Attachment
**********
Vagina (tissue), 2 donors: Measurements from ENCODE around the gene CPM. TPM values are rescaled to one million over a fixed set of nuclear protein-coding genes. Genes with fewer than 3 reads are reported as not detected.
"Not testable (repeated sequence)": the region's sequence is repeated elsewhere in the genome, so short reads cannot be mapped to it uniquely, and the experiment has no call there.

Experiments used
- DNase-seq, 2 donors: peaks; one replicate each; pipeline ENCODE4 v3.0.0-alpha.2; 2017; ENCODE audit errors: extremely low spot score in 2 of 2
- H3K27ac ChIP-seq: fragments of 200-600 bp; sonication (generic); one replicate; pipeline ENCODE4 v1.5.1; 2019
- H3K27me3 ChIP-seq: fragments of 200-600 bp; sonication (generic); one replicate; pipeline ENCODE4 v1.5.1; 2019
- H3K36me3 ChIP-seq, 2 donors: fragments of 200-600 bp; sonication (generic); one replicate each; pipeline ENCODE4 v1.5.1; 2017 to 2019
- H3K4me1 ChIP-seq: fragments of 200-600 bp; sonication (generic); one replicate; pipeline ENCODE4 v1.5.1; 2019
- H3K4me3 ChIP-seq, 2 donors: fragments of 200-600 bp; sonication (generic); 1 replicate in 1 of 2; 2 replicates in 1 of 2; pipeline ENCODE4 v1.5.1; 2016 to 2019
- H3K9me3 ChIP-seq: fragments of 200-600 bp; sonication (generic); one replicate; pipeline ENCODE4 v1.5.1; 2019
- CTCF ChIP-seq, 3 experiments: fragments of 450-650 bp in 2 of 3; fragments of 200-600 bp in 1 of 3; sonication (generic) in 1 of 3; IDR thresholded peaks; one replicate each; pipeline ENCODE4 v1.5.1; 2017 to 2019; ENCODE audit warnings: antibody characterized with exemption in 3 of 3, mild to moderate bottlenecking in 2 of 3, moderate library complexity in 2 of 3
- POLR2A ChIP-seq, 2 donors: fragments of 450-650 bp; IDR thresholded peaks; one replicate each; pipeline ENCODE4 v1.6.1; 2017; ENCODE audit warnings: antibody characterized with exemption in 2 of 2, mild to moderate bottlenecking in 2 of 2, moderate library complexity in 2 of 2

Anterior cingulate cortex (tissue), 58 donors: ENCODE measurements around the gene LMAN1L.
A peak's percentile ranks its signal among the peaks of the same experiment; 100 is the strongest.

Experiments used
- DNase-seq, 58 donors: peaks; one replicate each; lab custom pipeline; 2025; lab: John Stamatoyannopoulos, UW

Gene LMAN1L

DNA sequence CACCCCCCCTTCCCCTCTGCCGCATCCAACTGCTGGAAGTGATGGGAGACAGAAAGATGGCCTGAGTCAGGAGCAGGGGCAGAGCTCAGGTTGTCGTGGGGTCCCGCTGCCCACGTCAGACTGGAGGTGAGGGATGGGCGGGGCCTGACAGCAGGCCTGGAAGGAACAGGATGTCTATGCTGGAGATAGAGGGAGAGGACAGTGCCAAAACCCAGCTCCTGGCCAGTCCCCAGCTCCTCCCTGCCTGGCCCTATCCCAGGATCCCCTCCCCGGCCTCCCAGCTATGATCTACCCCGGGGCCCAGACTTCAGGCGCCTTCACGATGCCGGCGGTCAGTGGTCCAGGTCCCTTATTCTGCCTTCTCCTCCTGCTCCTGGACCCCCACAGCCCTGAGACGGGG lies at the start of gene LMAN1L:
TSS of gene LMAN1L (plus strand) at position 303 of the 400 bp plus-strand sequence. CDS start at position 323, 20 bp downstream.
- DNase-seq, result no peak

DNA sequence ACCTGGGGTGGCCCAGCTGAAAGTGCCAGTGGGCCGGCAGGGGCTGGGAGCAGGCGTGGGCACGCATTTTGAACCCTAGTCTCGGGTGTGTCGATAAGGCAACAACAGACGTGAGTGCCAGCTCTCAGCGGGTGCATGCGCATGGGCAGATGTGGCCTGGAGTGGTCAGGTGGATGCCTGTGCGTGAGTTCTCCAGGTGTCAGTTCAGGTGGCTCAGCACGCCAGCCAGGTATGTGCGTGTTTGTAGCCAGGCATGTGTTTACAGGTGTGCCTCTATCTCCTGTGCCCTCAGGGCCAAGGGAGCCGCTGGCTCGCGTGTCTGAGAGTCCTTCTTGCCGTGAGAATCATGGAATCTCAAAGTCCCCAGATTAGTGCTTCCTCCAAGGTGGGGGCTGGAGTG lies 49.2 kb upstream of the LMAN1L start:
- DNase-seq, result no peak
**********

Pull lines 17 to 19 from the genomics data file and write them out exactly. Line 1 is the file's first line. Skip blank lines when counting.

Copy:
Gene LMAN1L

DNA sequence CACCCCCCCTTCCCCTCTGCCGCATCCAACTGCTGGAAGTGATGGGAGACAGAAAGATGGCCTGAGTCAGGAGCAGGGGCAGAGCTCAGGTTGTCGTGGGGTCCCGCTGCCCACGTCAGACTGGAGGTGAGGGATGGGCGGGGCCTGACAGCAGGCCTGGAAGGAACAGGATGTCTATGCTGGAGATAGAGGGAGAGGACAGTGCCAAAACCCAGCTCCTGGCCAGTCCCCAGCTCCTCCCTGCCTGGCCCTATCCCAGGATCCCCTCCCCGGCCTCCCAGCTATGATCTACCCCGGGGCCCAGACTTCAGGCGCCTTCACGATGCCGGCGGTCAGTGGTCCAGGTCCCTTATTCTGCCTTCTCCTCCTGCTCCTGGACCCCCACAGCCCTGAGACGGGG lies at the start of gene LMAN1L:
TSS of gene LMAN1L (plus strand) at position 303 of the 400 bp plus-strand sequence. CDS start at position 323, 20 bp downstream.